(1) the domain name registered by Respondent is identical or confusingly similar to a trademark or service mark in which Complainant has rights; and
(2) Respondent has no rights or legitimate interests in respect of the domain name; and
(3) the domain name has been registered and is being used in bad faith.
In view of Respondent's failure to submit a response, the Panel shall decide this administrative proceeding on the basis of Complainant's undisputed representations pursuant to paragraphs 5(f), 14(a) and 15(a) of the Rules and draw such inferences it considers appropriate pursuant to paragraph 14(b) of the Rules. The Panel is entitled to accept all reasonable allegations and inferences set forth in the Complaint as true unless the evidence is clearly contradictory. See Vertical Solutions Mgmt., Inc. v. webnet-marketing, inc., FA 95095 (Forum July 31, 2000) (holding that the respondent’s failure to respond allows all reasonable inferences of fact in the allegations of the complaint to be deemed true); see also Talk City, Inc. v. Robertson, D2000-0009 (WIPO Feb. 29, 2000) (“In the absence of a response, it is appropriate to accept as true all allegations of the Complaint.”).
The Panel finds that the disputed domain name, <lcom.com>, is confusingly similar to the Complainant’s valid and subsisting trademark, LCOM. Complainant has adequately plead its rights and interests in and to that trademark. Respondent arrives at the disputed domain name by merely deleting the hyphen from the trademark and appending “.com” to the end of the mark. This is insufficient to distinguish the disputed domain name from the registered trademark.
As such, the Panel finds that the disputed domain name is confusingly similar to Complainant’s trademark.
In addition, the Panel finds that Respondent has no rights or legitimate interests in or to the disputed domain name. Respondent apparently is not known by the disputed domain name. The WHOIS information lists “Resolution Services / Resolution Services Ltd.” As such, the Panel finds that Respondent is not commonly known by the disputed domain name.
Furthermore, Complainant argues that Respondent has not used the domain name in any fashion; rather, the resolving webpage returns the message, “Server not found.” See Compl., at Attached Ex. E. Failure to use a domain name can impute a lack of rights and legitimate interests in a domain name. See Thermo Electron Corp. v. Xu, FA 713851 (FORUM July 12, 2006) (finding that the respondent’s non-use of the disputed domain names demonstrates that the respondent is not using the disputed domain names for a bona fide offering of goods or services under Policy ¶ 4(c)(i) or a legitimate noncommercial or fair use pursuant to Policy ¶ 4(c)(iii)).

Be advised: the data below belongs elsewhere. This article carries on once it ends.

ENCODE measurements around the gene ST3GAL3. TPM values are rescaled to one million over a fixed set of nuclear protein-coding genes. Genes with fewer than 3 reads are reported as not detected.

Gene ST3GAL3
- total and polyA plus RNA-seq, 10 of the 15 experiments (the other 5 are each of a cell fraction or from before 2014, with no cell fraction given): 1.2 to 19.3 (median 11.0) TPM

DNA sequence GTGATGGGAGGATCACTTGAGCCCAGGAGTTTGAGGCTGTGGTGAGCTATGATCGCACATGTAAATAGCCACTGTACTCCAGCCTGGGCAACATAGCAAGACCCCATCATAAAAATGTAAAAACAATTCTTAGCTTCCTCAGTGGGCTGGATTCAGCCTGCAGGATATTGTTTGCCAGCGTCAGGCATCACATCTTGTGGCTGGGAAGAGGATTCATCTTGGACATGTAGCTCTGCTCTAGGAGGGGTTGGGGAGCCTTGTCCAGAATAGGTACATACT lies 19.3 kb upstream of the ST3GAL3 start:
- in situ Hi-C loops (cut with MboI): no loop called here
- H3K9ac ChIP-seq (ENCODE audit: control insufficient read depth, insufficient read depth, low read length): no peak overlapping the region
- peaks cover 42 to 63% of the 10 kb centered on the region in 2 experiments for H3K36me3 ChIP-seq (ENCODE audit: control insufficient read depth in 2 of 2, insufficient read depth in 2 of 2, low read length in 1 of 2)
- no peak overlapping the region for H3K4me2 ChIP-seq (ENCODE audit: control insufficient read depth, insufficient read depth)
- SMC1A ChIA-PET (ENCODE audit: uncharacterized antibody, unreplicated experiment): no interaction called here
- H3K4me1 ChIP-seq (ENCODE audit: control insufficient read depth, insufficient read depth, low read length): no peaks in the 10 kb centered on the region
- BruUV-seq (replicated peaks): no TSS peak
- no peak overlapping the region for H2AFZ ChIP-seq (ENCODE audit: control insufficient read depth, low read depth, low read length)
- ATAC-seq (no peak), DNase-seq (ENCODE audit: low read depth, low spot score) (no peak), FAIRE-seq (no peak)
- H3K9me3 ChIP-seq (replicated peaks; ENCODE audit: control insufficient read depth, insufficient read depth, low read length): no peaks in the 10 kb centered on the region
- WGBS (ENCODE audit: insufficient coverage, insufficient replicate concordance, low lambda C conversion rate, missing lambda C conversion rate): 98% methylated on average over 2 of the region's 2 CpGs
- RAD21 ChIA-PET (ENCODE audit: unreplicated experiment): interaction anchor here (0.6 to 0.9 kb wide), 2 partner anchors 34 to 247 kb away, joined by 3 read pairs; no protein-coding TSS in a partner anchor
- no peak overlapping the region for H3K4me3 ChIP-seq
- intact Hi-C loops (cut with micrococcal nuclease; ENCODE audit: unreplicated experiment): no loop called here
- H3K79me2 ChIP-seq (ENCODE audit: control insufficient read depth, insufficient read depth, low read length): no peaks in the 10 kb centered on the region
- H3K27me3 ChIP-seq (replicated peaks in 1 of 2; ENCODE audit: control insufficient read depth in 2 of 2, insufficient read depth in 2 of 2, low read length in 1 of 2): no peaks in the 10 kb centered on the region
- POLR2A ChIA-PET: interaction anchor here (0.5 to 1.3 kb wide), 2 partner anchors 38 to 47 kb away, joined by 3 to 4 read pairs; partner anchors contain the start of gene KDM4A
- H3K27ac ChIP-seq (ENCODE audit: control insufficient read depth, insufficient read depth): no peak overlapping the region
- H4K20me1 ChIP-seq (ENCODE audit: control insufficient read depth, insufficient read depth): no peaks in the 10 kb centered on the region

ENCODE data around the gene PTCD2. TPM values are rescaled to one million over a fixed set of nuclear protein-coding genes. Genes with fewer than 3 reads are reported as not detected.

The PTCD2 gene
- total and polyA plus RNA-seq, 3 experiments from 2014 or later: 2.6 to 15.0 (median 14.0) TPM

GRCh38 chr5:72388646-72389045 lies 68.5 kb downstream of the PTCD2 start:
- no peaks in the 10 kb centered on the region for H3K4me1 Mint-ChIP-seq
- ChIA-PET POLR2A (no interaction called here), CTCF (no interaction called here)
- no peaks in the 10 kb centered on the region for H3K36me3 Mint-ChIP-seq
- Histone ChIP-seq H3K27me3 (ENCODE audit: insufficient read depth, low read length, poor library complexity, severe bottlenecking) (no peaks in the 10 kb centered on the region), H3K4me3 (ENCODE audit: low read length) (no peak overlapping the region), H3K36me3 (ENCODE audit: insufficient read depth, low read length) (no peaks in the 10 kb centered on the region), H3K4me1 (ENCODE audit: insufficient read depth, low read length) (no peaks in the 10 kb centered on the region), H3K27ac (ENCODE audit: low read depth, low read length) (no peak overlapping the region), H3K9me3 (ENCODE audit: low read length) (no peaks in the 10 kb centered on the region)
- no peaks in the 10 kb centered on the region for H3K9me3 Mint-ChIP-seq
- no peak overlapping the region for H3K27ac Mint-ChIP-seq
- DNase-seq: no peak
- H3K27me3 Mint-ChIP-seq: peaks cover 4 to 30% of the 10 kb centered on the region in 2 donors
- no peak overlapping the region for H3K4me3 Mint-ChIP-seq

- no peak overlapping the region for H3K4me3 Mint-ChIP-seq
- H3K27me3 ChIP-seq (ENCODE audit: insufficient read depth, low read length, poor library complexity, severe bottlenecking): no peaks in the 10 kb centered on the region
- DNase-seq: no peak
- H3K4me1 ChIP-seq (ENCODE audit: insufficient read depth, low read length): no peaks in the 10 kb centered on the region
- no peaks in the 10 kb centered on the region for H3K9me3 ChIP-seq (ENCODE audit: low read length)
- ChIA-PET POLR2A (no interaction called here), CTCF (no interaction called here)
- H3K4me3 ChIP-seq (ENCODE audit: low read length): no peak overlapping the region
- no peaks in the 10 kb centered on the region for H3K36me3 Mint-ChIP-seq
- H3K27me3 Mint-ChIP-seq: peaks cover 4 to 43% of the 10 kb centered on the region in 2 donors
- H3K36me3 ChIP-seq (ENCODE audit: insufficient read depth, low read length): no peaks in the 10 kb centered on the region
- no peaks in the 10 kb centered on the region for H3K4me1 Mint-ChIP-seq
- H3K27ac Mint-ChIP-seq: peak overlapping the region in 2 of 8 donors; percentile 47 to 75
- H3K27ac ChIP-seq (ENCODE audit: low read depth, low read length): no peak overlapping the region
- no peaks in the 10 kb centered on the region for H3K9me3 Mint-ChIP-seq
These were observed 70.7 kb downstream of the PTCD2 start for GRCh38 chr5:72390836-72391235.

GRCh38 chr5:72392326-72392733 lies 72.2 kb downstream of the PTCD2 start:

Accordingly, the Panel finds that Complainant has met its prima facie burden of showing that Respondent lacks rights and legitimate interests in or to the disputed domain name.
The Panel further finds that Respondent engaged in bad faith use and registration of the dispute domain name. Complainant argues that Respondent’s mere possession of <lcom.com> suggests Policy ¶¶ 4(b)(iii) and (iv) bad faith because Respondent may be compelled to perpetrate a fraud. Complainant notes that on several occasions, respondents have failed to use the resolving website of an infringing domain name, while using the domain name as an email suffix in an effort to email Complainant’s vendors, requesting delivery of products on Complainant’s credit through purchase orders. Complainant provides no evidence of such use by Respondent—only speculation. However, as Respondent has not responded, the Panel must accept at true any reasonable assertion made by Complainant. As this is clearly not an unreasonably assertion, the Panel accepts this argument as possible, although it does not accept the notion that Respondent may be “compelled” to commit a fraud. In the very least, under a totality of the circumstances test, the Panel finds that Respondent has engaged in bad faith use and registration of the disputed domain name.
Complainant claims that the mere registration and nonuse of the disputed domain name for 12 years constitutes bad faith use and registration of the disputed domain name. Although Complainant provides no evidence that justifies a 12 year delay in bringing this complaint and, further, no evidence of actual business disruption by Respondent using the disputed domain name, the similarity between the disputed domain name and Complainant’s registered trademark adequately demonstrates that this is not only possible but quite likely. See generally Telstra Corp. v. Nuclear Marshmallows, D2000-0003 (WIPO Feb. 18, 2000) (“[I]t is possible, in certain circumstances, for inactivity by the Respondent to amount to the domain name being used in bad faith.”).
Therefore, under the totality of the circumstances, the Panel finds that Respondent has engaged in bad faith use and registration of the disputed domain name.
Having established all three elements required under the ICANN Policy, the Panel concludes that relief shall be granted.
Accordingly, it is Ordered that the <lcom.com> domain name transferred from Respondent to Complainant.
Kenneth L. Port, Panelist
Dated: December 21, 2016